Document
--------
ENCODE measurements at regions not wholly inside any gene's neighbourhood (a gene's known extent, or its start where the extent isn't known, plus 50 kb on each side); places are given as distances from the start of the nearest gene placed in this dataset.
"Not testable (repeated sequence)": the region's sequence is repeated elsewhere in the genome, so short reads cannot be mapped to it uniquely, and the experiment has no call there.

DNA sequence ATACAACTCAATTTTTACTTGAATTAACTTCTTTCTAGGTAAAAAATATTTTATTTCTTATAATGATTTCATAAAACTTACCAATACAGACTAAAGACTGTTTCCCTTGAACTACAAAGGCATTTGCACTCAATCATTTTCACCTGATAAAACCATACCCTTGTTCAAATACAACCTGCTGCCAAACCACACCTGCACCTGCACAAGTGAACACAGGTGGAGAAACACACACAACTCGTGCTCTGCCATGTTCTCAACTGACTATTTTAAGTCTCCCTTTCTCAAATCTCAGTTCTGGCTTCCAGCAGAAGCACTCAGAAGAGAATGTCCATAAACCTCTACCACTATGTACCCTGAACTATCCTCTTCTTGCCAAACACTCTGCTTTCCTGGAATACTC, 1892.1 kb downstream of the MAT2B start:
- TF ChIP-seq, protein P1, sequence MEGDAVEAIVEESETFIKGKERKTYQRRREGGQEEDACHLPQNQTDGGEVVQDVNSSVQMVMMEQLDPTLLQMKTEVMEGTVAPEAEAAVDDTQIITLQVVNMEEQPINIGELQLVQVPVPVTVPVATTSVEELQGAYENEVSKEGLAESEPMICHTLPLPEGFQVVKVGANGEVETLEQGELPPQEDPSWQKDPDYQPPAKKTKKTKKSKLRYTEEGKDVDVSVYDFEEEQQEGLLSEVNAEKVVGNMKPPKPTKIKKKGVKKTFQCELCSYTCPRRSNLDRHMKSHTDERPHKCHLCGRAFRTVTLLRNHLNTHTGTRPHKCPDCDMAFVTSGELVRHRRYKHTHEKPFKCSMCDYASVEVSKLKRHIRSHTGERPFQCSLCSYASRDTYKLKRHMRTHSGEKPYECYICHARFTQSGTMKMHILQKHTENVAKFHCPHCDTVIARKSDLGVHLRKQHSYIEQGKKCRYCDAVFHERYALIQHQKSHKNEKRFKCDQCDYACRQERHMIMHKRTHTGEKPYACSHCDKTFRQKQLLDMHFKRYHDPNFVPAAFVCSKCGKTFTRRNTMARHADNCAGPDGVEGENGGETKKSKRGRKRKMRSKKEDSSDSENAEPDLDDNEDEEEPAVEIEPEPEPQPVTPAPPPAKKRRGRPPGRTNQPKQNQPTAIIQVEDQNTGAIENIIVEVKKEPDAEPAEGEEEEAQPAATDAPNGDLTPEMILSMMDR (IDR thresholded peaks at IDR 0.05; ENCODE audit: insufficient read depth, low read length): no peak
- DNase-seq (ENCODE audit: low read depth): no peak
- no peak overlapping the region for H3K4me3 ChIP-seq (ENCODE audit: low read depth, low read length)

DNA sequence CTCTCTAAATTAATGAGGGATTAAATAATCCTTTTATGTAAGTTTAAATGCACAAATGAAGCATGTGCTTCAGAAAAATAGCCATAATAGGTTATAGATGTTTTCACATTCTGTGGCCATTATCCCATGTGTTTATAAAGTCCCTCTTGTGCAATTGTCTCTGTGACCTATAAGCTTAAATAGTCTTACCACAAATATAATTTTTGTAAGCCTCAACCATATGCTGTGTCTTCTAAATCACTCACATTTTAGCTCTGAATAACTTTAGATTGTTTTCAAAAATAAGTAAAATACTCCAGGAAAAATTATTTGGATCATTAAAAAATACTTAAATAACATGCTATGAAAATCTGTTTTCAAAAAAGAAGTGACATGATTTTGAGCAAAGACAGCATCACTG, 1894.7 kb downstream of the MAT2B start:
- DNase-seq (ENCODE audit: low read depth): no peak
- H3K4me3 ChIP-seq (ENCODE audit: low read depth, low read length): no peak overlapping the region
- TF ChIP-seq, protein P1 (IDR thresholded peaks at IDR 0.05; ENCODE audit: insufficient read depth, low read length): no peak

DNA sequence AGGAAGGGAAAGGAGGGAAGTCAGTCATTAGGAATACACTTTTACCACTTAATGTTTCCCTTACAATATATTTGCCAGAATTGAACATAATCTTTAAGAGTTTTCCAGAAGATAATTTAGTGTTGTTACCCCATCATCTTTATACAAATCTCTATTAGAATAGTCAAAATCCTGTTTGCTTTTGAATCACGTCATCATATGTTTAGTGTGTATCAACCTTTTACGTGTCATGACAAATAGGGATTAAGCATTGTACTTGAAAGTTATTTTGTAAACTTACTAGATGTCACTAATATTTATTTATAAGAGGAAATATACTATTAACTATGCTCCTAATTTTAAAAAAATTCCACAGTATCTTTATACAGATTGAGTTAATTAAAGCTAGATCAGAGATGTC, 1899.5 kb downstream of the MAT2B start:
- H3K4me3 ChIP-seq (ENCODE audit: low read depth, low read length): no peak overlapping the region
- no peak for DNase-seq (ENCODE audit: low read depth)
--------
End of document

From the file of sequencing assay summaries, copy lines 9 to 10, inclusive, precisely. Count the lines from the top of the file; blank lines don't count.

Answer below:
- H3K4me3 ChIP-seq (ENCODE audit: low read depth, low read length): no peak overlapping the region
- TF ChIP-seq, protein P1 (IDR thresholded peaks at IDR 0.05; ENCODE audit: insufficient read depth, low read length): no peak